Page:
Brew Review – Pinellas Ale Works, June ’18 @pawbeer

It’s always nice to meet the person behind the beer that you’re drinking.

Not that the beer isn’t good, but you get that additional enjoyment out of knowing the background and purpose behind the beers that you’re enjoying.

And so it was on a recent trip to St Petersburg I sat down with Dennis Decker, co-owner and brew master at Pinellas Ale Works. As is a common story in modern craft beer, Dennis had been brewing for several years at home, honing his talents on traditional German styles that he (and I) are fond of.

After a little while, and a little real estate searching, he found a collection of three buildings occupying the corner of 1st Ave. and 20th St. in St Pete, not too far from Tropicana Field. At this point, all three buildings are actually in operation. I was only familiar with the main building housing the taproom & brewhouse. Another building has actually just been renovated and turned into a rather nice event space. The third one is currently being used for storage, but Dennis does say that there are some plans in the work.

One thing that I found interesting is that the dog theme of the brewery was not the main focus to begin with. For those of you not completely familiar with Pinellas Ale Works, they’re relatively famous in Florida craft beer for having such inventive canine-themed beer names as Piddle, Sit, and Milk Bone.

The theme was actually a happy afterthought . As it is, they are one of the most dog friendly breweries in the state, and Dennis’ dog Jim is usually around. He was taking a nap in the brewhouse when I was there, so I didn’t get to say hello.

Dennis showed me several of his new beers, and a couple of old standard favorites that he’s been working on. Here’s what I was able to try:

Barrel Aged Play Dead (Barleywine, 12% ABV, 90 IBU) – Very thick and chewy, with big notes of raisin and plum, along with a cocoa undertone. Aging in Four Roses Bourbon barrels brings a warming booziness. This is not a standard beer for Dennis, as he stated that his preference is for easy drinking beers that you can have a couple of during a visit. He’s joining a long list of brewers that I have spoken to that are starting to Echo the sentiment. While it’s fun to make big, bold beers that clock in over 10%, they would rather make something that visitors can come in and have a couple of, making their visit into an afternoon.

Schwarzhound (Black Lager, 5% ABV, 25 IBU) – Surprisingly light brew with some great coffee and chocolate notes.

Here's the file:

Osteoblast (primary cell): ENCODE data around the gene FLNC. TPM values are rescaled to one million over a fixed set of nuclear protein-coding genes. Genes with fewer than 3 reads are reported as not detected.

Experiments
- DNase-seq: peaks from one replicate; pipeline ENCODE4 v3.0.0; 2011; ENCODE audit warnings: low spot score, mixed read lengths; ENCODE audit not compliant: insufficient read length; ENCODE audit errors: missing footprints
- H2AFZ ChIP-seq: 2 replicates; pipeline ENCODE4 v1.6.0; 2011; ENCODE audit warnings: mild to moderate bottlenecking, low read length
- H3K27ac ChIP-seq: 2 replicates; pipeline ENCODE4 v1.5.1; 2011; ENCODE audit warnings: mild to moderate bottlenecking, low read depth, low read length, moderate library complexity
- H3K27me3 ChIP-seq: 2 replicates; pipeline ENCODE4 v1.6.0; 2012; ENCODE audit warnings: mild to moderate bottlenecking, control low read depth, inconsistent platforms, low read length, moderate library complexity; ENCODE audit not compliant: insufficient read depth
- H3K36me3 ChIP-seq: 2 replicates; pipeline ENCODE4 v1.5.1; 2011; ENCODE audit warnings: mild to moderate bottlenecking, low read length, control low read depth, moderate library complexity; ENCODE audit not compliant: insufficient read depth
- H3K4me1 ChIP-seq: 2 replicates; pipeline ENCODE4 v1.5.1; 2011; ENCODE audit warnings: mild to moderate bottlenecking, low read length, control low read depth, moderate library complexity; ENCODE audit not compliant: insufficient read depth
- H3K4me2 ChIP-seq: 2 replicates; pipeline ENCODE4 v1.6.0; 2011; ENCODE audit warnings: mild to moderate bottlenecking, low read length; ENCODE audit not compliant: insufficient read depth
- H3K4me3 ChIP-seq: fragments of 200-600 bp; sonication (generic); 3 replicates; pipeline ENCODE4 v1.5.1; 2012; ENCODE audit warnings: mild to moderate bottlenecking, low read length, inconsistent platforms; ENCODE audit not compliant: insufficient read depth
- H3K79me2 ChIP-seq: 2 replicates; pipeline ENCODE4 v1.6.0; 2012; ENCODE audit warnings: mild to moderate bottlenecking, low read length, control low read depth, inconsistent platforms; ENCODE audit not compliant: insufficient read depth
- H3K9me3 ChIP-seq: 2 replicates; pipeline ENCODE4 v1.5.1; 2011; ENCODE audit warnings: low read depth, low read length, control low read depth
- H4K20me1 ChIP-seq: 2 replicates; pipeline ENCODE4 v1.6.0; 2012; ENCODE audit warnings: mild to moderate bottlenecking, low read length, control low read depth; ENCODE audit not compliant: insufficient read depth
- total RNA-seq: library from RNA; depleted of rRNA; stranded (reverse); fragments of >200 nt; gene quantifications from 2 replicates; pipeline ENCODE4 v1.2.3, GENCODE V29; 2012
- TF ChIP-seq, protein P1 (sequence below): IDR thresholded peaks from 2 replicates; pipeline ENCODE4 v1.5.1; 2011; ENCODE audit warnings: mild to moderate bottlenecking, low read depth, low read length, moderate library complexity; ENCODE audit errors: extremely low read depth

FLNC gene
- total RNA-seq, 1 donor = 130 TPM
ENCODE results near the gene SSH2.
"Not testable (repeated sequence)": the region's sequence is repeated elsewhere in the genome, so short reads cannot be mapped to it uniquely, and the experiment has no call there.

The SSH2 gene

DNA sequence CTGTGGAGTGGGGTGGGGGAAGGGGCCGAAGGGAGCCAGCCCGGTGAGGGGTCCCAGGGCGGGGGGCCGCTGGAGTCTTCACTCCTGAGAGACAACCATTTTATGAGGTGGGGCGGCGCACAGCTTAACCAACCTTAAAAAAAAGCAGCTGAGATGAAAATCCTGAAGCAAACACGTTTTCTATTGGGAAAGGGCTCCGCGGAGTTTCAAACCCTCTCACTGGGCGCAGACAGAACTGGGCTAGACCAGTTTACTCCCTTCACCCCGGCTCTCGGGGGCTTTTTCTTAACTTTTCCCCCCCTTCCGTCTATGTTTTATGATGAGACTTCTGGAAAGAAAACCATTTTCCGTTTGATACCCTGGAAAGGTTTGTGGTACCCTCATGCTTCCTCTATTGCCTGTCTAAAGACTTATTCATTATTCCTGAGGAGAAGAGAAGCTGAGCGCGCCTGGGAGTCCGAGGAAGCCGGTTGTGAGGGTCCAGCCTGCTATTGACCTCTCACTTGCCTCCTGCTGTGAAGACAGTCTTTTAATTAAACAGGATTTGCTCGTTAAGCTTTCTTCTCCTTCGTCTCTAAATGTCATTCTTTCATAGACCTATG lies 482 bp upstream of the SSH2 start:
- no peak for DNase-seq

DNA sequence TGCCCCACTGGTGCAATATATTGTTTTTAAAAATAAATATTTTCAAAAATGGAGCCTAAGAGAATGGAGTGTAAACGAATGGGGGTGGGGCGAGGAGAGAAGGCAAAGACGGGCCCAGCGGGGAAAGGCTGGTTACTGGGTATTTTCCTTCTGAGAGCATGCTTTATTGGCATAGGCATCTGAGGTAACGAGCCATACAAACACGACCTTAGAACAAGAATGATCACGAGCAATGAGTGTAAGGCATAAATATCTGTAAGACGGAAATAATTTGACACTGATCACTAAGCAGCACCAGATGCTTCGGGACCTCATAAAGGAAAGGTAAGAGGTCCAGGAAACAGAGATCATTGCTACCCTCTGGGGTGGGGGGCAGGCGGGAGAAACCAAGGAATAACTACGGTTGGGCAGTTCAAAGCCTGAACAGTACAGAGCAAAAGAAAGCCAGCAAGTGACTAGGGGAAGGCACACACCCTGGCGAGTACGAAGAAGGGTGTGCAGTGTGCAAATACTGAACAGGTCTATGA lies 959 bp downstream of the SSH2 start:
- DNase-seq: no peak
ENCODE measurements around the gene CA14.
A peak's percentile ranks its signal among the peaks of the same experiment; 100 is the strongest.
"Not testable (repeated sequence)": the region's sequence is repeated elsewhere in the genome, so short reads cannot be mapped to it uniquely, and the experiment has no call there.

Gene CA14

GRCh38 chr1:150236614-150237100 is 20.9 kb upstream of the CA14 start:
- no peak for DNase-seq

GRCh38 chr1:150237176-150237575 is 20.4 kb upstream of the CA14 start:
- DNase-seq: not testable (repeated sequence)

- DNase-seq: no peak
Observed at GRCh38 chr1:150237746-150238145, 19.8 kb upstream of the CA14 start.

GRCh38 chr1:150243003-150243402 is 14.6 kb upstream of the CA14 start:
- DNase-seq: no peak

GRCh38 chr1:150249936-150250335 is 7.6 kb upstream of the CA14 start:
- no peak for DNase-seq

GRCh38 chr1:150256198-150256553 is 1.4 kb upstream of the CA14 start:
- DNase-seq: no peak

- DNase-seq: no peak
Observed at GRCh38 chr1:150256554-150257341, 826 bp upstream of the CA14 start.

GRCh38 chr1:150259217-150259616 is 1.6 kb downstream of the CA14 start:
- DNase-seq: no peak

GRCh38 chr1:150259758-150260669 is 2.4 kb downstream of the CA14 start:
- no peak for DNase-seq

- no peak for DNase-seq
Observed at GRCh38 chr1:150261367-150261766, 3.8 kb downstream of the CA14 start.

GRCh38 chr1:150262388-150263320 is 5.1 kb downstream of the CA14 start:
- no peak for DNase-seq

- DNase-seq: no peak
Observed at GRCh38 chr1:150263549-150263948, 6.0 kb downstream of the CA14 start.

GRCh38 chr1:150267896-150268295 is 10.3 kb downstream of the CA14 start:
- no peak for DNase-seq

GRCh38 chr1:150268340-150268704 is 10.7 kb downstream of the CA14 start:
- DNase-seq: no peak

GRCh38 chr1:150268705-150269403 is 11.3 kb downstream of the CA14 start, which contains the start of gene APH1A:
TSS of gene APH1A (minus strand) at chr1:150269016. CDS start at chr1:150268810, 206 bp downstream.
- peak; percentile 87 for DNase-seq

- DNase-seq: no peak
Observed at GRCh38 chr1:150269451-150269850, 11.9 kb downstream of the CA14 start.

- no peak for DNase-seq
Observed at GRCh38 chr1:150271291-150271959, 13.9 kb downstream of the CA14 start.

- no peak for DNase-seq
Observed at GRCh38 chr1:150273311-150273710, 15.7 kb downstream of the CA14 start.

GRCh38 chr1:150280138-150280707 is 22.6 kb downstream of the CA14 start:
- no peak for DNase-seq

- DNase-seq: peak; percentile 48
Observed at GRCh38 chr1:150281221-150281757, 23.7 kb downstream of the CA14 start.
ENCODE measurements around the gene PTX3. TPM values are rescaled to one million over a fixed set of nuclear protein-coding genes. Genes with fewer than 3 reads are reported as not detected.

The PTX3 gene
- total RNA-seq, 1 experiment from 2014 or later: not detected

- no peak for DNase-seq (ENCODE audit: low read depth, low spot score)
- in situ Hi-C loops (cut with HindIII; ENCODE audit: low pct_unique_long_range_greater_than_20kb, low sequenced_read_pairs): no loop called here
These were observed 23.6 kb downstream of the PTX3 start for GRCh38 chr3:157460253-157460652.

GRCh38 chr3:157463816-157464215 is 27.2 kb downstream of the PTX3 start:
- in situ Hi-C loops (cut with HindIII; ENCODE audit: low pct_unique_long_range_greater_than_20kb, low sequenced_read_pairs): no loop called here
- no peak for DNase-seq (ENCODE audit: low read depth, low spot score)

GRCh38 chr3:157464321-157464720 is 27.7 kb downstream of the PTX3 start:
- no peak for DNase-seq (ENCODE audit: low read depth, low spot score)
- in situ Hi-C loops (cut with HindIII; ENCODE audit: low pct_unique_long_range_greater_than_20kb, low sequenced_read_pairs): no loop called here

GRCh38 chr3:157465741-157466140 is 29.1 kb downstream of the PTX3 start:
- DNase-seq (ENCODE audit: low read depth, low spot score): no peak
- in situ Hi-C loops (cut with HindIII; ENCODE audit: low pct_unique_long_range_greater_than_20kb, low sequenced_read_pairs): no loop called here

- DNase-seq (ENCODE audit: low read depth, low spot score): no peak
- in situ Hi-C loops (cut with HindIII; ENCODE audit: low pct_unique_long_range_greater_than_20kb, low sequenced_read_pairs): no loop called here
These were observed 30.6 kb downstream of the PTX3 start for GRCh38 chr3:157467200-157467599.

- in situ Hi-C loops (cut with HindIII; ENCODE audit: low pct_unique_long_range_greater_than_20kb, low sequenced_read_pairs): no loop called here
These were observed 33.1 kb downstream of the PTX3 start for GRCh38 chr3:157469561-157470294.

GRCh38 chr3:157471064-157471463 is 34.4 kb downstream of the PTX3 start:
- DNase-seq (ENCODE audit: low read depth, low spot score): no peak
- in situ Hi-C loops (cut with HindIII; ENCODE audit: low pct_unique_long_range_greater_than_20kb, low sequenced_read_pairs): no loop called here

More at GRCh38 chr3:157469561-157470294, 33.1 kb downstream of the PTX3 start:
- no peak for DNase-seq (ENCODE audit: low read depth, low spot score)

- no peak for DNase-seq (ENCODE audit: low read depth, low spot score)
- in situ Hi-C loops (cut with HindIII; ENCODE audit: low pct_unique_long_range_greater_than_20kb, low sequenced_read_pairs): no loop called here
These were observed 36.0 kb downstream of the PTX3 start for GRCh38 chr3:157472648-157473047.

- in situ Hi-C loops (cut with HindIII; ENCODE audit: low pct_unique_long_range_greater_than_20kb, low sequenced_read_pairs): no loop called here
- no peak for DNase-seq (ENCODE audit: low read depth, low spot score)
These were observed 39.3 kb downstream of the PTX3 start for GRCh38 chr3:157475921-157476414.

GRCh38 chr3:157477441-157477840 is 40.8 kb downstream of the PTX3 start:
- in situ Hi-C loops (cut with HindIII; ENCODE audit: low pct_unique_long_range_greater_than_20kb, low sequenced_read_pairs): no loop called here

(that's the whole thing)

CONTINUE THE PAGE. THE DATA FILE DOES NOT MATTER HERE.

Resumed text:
Pawbock (Maibock, 7.1% ABV, 41 IBU) – This is a staple of PAW and a great illustration of how good Dennis is with traditional German styles. This has fruity, almost apple notes with a caramel forward malt profile.

Puppy Love (NEIPA, 7% ABV, 50 IBU) – Ah, yes, the classis New England IPA. It’s chocked full of light citrus notes and a moderate amount of dank, resiny qualities.

Speaking of German styles, one thing that Dennis and I definitely agree on is our love for the Marzen, and our belief that it should be out year-round and not relegated strictly to October. That’s why I was able to try his Festbier (Marzen, 5.8% ABV, 28 IBU), still on tap. He knows how to brew a good one. This has a slightly strong body with a good balance between moderate caramel flavors and earthy sort of hop quality. And I don’t care who disagrees, this is a beer that needs to be around all year long. This was an easy growler purchase for me. And maybe, if we’re very, very lucky, we can have this as another can release from Pinellas Ale Works. I can hope.

It’s always a treat to go into the green building on the corner to enjoy some of what Pinellas Ale Works has to offer. It’s not something I get to do very often, unfortunately, so I will definitely take advantage whenever I can.

And if I ever get a dog, I will bring them, too.

Drink Florida Craft,


Leave a Reply

Fill in your details below or click an icon to log in: Logo

You are commenting using your account. Log Out /  Change )

Google photo

You are commenting using your Google account. Log Out /  Change )

Twitter picture

You are commenting using your Twitter account. Log Out /  Change )

Facebook photo

You are commenting using your Facebook account. Log Out /  Change )

Connecting to %s